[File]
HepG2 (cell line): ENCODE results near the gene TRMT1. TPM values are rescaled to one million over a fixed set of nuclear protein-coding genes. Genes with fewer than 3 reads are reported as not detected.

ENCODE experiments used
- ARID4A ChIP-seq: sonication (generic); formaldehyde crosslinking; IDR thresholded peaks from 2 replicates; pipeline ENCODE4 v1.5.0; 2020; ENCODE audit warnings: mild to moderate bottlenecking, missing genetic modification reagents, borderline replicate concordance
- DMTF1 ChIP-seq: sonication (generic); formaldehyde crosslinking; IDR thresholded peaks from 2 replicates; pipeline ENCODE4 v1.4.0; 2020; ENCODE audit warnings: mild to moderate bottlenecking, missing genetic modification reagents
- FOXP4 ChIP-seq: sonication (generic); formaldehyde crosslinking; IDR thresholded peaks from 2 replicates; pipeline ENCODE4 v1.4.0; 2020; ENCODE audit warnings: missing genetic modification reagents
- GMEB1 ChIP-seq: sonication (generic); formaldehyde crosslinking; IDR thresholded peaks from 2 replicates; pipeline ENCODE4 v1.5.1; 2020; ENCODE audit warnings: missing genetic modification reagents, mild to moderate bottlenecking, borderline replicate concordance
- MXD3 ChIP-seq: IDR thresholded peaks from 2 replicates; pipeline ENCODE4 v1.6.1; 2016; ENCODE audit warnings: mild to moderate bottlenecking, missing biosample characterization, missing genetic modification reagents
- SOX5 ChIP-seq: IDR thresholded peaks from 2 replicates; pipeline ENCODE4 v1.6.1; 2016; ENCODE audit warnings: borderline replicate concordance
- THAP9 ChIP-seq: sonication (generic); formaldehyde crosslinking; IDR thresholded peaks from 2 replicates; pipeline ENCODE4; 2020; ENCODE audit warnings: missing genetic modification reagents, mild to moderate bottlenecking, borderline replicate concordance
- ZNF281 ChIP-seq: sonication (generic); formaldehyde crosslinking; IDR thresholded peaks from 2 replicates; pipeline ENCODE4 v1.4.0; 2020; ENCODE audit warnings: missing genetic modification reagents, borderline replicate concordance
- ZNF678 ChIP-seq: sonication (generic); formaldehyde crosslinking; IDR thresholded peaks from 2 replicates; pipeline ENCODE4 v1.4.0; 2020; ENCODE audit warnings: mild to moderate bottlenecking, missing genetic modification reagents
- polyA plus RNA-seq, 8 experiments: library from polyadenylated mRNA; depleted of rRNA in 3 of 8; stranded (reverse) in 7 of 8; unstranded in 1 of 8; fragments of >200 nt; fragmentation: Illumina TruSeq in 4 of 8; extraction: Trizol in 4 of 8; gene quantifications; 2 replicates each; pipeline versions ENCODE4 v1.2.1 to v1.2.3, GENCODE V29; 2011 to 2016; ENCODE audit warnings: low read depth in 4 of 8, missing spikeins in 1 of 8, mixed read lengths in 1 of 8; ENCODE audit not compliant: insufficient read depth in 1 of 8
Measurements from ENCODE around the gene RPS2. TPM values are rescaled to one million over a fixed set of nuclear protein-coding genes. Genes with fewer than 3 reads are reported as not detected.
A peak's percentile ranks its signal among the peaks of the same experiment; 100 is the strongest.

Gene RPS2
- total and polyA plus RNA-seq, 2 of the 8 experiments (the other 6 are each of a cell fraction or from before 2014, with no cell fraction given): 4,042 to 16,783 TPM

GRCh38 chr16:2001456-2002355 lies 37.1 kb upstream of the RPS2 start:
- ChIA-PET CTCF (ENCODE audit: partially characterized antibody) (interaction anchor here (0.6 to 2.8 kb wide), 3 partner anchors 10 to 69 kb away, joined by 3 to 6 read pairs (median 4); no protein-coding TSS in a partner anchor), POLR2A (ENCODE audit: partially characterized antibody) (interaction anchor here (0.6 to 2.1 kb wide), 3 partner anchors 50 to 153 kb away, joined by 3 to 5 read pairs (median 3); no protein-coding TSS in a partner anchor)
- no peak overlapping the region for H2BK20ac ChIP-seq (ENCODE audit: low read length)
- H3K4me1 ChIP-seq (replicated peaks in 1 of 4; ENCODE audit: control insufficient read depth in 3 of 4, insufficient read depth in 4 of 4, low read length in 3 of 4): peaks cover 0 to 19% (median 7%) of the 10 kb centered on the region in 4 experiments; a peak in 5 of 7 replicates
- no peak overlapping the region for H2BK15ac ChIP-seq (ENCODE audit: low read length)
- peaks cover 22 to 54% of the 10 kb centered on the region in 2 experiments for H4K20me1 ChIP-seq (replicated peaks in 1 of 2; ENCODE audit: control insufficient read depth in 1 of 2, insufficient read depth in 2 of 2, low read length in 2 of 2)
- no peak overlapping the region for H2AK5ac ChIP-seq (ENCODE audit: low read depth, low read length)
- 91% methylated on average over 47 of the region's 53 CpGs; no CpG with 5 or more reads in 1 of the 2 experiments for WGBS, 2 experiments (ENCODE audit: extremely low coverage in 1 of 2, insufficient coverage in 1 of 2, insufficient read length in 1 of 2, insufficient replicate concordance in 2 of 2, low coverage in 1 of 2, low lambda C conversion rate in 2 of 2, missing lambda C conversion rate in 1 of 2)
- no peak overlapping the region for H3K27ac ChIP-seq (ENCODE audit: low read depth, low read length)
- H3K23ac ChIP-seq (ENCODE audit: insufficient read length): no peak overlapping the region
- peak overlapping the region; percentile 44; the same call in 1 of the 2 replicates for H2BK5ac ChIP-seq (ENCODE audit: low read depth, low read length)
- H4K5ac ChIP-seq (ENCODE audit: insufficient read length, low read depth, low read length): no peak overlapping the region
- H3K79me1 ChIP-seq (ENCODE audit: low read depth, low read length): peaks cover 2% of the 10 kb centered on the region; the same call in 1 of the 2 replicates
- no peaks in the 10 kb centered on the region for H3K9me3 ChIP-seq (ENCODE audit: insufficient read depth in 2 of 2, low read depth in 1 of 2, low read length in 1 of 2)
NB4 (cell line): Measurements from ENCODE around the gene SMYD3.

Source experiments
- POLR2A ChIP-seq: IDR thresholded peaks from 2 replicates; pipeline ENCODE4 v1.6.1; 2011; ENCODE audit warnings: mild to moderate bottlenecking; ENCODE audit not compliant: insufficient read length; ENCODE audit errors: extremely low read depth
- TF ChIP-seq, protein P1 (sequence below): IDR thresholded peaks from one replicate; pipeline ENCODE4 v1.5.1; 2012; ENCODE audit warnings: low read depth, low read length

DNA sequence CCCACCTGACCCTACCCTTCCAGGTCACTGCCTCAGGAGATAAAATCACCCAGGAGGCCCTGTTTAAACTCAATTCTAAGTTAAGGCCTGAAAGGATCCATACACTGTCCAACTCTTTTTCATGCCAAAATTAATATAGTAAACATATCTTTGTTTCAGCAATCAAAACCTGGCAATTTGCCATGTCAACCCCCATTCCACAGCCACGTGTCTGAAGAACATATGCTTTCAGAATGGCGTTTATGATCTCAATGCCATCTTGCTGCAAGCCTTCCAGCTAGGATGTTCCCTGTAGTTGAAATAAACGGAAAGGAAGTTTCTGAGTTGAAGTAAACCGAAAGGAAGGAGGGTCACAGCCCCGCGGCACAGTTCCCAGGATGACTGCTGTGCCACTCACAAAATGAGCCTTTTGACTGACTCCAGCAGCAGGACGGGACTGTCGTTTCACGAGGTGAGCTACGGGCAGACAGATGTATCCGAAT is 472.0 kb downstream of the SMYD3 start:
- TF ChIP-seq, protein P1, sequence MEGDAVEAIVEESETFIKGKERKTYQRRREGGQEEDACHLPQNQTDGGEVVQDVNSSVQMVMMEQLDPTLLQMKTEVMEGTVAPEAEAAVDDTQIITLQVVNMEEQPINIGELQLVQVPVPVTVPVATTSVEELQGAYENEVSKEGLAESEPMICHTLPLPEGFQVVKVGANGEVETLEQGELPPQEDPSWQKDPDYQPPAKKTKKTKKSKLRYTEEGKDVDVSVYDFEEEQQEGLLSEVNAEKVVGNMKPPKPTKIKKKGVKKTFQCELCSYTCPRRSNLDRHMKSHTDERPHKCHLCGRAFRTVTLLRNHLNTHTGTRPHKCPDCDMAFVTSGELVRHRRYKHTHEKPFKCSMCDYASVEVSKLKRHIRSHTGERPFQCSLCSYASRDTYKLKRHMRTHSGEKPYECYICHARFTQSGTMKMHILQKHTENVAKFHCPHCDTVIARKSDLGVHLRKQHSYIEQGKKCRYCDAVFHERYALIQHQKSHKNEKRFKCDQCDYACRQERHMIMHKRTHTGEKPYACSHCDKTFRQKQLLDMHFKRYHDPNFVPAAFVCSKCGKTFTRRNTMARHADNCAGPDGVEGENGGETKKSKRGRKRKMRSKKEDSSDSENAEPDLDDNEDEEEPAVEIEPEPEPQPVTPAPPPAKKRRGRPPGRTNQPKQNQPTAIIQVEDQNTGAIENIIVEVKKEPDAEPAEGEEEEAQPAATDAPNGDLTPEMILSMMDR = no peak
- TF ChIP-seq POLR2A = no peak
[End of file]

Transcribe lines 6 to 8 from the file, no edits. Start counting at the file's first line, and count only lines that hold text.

- GMEB1 ChIP-seq: sonication (generic); formaldehyde crosslinking; IDR thresholded peaks from 2 replicates; pipeline ENCODE4 v1.5.1; 2020; ENCODE audit warnings: missing genetic modification reagents, mild to moderate bottlenecking, borderline replicate concordance
- MXD3 ChIP-seq: IDR thresholded peaks from 2 replicates; pipeline ENCODE4 v1.6.1; 2016; ENCODE audit warnings: mild to moderate bottlenecking, missing biosample characterization, missing genetic modification reagents
- SOX5 ChIP-seq: IDR thresholded peaks from 2 replicates; pipeline ENCODE4 v1.6.1; 2016; ENCODE audit warnings: borderline replicate concordance